Thursday, October 3, 2002

October, 2002: Oh Yeah, Life goes on....

Little ditty about Jack and Diane. Two American kids growin’ up in the heartland.  John Mellencamp’s popular song makes me uneasy. Whenever it comes on the radio as I’m making the bed or driving the kids to school, I stop and listen. And the refrain that comes shortly after that famous beginning always startles me. Makes me swallow hard. Makes me bite my lip and check to see if it is true for me yet.
            Oh yeah, life goes on,
 Long after the thrill of livin’ is gone.
            Part of me wants to believe there is no truth to the lyric at all — that life gets more exciting the older you get, with the golden years — not the teenage ones — topping out as the best. But another part of me hears the reality in the lines. There is something unequivocally thrilling about being young. I see it in my own children. My son, Liam, 4, actually starts to bounce when he is offered sprinkles on his vanilla ice cream cone, and Jacob, 7, yowls in delight at the announcement of a family walk to the park. Children’s developmental changes between birth and young adulthood mean that every year they’re doing things they’ve never done before, whether it’s riding a two-wheeler or catching a football or kissing someone for the first time.
And even if they’ve had ice cream with sprinkles or walks to the park before, they’ve surely not had them hundreds of times. They’re in their first round of these little treats. And that’s why it’s thrilling.
Parents have the privilege of some vicarious thrills. Listening to Jacob read his first book, beginning to end, would fall into the ‘thrilling’ category for me. And anyone with a toddler knows the oddly victorious feeling that comes from witnessing the first tinkle on the potty.
While experiencing second-hand thrills through my children is undoubtedly one of the sweetest parts of parenting, Mellencamp’s song reminds me I need to be careful not to allow these second-hand thrills to become my only thrills. My husband and I need to have thrills that are ours alone. And in the midst of a house littered with the socks, toys and grubby fingerprints of small boys, it can seem like personal thrills come few and far between.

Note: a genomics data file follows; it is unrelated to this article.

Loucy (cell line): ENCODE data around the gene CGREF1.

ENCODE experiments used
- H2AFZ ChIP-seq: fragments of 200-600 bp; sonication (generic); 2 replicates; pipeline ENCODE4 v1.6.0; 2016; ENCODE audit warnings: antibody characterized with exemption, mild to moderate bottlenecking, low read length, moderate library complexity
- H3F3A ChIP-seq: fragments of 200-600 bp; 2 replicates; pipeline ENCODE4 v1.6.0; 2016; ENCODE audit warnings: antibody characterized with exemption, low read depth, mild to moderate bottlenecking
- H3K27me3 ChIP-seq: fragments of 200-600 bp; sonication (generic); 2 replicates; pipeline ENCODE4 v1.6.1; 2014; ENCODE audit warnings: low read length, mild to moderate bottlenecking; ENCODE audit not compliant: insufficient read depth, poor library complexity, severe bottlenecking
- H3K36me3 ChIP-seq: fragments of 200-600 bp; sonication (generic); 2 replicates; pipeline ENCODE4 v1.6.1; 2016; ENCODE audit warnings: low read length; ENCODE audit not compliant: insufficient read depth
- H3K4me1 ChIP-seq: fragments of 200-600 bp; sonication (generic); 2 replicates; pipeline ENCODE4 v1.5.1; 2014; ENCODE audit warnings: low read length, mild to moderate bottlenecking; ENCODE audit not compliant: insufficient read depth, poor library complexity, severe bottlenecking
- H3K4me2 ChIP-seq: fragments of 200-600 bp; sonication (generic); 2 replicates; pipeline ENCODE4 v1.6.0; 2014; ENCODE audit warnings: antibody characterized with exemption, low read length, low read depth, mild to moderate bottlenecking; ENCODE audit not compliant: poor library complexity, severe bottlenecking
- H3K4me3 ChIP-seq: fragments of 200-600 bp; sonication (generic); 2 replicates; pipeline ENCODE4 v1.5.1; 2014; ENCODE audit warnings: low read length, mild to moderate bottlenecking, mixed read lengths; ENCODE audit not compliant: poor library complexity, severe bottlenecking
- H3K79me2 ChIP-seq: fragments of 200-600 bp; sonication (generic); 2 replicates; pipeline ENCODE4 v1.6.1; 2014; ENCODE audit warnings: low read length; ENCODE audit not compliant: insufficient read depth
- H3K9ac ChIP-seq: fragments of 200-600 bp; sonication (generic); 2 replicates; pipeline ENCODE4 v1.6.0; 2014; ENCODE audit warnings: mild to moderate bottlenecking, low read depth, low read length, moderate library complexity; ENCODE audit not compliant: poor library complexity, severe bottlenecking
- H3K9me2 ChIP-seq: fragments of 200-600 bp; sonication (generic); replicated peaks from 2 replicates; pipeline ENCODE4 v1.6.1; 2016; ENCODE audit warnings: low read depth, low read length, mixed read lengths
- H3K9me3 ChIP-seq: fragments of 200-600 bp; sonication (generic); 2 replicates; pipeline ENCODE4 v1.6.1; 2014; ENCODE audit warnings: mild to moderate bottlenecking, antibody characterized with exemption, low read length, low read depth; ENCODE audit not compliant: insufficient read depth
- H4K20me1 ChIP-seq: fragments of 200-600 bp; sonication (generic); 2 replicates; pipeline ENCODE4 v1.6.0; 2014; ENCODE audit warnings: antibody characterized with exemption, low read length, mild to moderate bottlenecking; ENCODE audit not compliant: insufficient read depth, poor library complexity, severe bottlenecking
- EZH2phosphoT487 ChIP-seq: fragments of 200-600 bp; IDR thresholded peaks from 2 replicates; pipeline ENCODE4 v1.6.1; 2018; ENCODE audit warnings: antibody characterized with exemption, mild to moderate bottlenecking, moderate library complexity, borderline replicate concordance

Oh yeah, life goes on,
Long after the thrill of livin’ is gone.
 One reason that childhood and adolescence are arguably more thrilling than adulthood is that children are not allowed to stay in one place for long. First grade is replaced by second and J.V. becomes varsity. Change is a regular part of the life of a child or teen, and change automatically brings challenge. And thrills.
Adults don’t have the luxury of someone else moving us along. Whether or not we stay in a job that’s comfortable, but too easy, is our own decision. The ruts we often fall into — cooking the same spaghetti recipe every Monday, sticking with the same hobbies or exercise plan, even praying the same way we’ve always prayed — are ours to keep if we choose. While no one would allow a child to remain in kindergarten a few years because she doesn’t want to replace finger painting with reading and math, few question an adult’s choice of comfort over challenge. But the decision not to change or challenge ourselves is what makes the lyric of this song come true.
Oh yeah, life goes on,
Long after the thrill of livin’ is gone.
We have a magic marker sign, made by Jacob, taped to our pantry door. It says, “Holy Spirit, Help us to be brave, strong friends of Jesus.” It’s decorated with three crosses, a couple stars and yellow zigzags.
That sign has become a prayer to me as well as a challenge. It’s also the closest thing I have to a rebuttal to Mellencamp’s refrain. By definition, you can’t be either strong or brave if you’re not doing something difficult. And conquering the difficult is always thrilling.
Jacob’s carefully drawn words of  “Help us to be brave, strong friends of Jesus” remind me that living as a Christian should be thrilling, because Jesus’ way is very different from what is easy and ordinary. The sign tells me that during those times when I wonder if the thrills are fading, I need to delve deeper into what bravery and strength mean in terms of Christianity.
I know a couple who, in their early thirties, left stable jobs and took their two young children to Tanzania, Africa, for a couple years of volunteer work. Another couple I know — with five children — regularly opens their home to poor women and their children who need a hot meal or a temporary place to stay.  No worry about the “thrill of livin’” leaving anytime soon for these two families.
Every thrill starts with fear. The thrilling moment comes when we break through that fear — the moment we decide: “I’m terrified, but I’m going forward anyway.” 

And when this decision to go forward despite fear is applied to following the teachings of Jesus — to loving others, to standing up for justice, to serving the poor — we become both brave and strong. We become people alive with the thrill of Gospel living.